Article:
However, in general, it is not necessary to reserve seats for travel on "regular" trains throughout Switzerland. In fact, on regional trains, it is not possible. It is possible on the faster Intercity trains.

Trains that are parts of international trans-European routes will have reservations available, and will require them for the parts outside Switzerland. For example, if you were to travel to Milano Centrale from Bern via the Simplon Tunnel, you would not need reservations until you reached Domodossola on the Italian side of the tunnel. And, you would require a separate ticket for the Italian part.

Since Basel is a border crossing point for trains from other European countries, even if you get on in Basel, you may find that many seats are reserved on some trains. Mostly, those are trains to Zürich. You will go via Bern if you go to the Jungfrau Region. By the way, Arno's recommendation is a very good one, and offers flexibility.

Arno has listed a variety of possibilities in his link above for a one-day journey throughout the Jungfrau Region. None of the trains or cableways that he describes require reservations, and almost certainly do not offer them. (He does not mention taking the very expensive special train up to Jungfraujoch, which requires reservations. You don't need to make that part of the trip for excellent Alpine views, and it is both expensive and time consuming). His base point is Interlaken Ost, which is a gateway to the Lauterbrunnen Valley and the Jungfrau Region.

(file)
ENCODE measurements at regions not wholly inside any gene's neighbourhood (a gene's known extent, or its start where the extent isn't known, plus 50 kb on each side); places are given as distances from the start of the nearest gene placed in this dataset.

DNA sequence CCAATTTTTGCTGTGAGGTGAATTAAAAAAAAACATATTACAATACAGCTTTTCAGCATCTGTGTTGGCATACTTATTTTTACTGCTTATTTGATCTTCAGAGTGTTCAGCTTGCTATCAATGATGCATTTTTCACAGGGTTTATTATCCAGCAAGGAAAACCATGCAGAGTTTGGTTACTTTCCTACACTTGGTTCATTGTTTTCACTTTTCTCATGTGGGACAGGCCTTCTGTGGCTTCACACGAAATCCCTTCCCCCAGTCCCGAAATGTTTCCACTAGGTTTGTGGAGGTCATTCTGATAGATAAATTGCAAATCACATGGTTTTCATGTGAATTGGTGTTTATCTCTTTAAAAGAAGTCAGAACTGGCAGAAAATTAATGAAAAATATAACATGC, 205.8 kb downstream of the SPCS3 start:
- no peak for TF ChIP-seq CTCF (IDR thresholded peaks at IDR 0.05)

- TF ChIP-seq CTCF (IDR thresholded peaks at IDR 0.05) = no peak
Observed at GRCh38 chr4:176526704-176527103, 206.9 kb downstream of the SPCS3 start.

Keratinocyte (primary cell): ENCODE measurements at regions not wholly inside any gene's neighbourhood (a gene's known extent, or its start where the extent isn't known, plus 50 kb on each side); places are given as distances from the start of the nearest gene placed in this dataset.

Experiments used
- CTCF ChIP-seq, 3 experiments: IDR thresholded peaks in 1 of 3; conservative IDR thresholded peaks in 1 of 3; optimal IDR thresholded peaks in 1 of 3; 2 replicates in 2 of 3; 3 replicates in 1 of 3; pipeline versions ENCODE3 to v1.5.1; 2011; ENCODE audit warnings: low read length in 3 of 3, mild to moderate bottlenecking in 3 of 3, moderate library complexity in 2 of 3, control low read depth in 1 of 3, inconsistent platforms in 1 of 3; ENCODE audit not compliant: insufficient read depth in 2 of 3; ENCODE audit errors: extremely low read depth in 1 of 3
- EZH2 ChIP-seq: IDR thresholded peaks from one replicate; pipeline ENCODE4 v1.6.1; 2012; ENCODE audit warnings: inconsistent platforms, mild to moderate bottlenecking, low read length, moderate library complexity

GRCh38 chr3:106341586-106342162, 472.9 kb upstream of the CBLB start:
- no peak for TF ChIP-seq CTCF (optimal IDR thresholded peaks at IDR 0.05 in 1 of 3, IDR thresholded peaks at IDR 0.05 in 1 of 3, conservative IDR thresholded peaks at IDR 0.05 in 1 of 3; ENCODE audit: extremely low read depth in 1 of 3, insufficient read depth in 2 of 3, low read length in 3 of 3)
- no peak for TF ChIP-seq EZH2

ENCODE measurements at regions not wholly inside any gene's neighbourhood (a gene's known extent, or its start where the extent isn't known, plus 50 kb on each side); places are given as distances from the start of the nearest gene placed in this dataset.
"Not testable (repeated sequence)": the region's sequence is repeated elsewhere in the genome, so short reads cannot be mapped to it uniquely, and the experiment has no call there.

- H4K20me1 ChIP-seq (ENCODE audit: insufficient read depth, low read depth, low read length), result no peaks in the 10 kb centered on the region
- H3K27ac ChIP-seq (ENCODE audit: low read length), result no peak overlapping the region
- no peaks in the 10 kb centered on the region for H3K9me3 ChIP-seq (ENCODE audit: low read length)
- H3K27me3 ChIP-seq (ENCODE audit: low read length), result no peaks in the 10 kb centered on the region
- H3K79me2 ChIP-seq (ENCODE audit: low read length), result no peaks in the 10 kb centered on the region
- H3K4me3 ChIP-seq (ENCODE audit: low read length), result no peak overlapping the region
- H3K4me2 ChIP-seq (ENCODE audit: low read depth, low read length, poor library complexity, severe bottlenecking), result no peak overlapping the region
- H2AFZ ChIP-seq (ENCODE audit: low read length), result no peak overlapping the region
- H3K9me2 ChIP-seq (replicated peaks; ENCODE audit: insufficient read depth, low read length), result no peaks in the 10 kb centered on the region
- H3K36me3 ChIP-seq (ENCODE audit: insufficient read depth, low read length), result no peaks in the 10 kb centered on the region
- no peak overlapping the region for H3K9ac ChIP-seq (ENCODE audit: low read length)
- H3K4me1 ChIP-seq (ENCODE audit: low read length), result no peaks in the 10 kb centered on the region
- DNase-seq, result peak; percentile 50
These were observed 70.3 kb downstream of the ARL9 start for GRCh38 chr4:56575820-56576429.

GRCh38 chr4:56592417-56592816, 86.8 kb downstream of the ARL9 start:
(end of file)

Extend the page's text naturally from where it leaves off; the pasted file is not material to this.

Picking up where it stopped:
This panoramic map may help you decipher the complex transportation network near the Jungfrau:

www.swissholidayco.com /Public/Assets/User/fi les/Map-of-Jungfrauregion1.jpg

To get to Interlaken Ost from Basel requires approximately 2 hours. I have attached a screen grab of some morning journeys. Many do not require a change of trains.

I have also taken a screen grab from the detail obtained by clicking on one route, which does not require any changes of trains. You will note that it is an Intercity Train ("IC") not a regional train. Intercity trains permit reservations. To the right, you will see an "R." The footnote explains that the "R" means Reservations possible.

Although possible, it will not be necessary.

This useful page, as linked by Alpenrose, is quite helpful to understand the timetable:

www.myswissalps.com/ti metable

Note that the fares displayed are approximately 1/2 the cost for those traveling without any sort of discount. Essentially all Swiss residents buy a "Half-Fare Card" (Halb-Tax) wich gives them a usually 50% discount on regular trains, buses, boats, cableways throughout Switzerland. You may be traveling without such a pass and will pay approximately double that price if you simply buy a normal ticket.

The timetable will let you figute out times for the various options mentioned by Arno.

In addition to the panoramic map linked above, this map is useful to get the lay of the land, and give you names of specific station stops, which can be entered into the timetable:

map.search.ch/?pos=638992,166720&z=32 &poi=bergbahn,zug

I have zoomed it in to zoom level 32, which makes the train lines clearly visible. Zoom out and you can see the relative location of the major cities.

In the menu, under "Points of Interest" select "Traffic" and you can turn on a layer with icons for the station stops. I turned on "Trains" and "Mountain Transport." Mouse over an icon and you get the official name for that station stop.

Slowpoke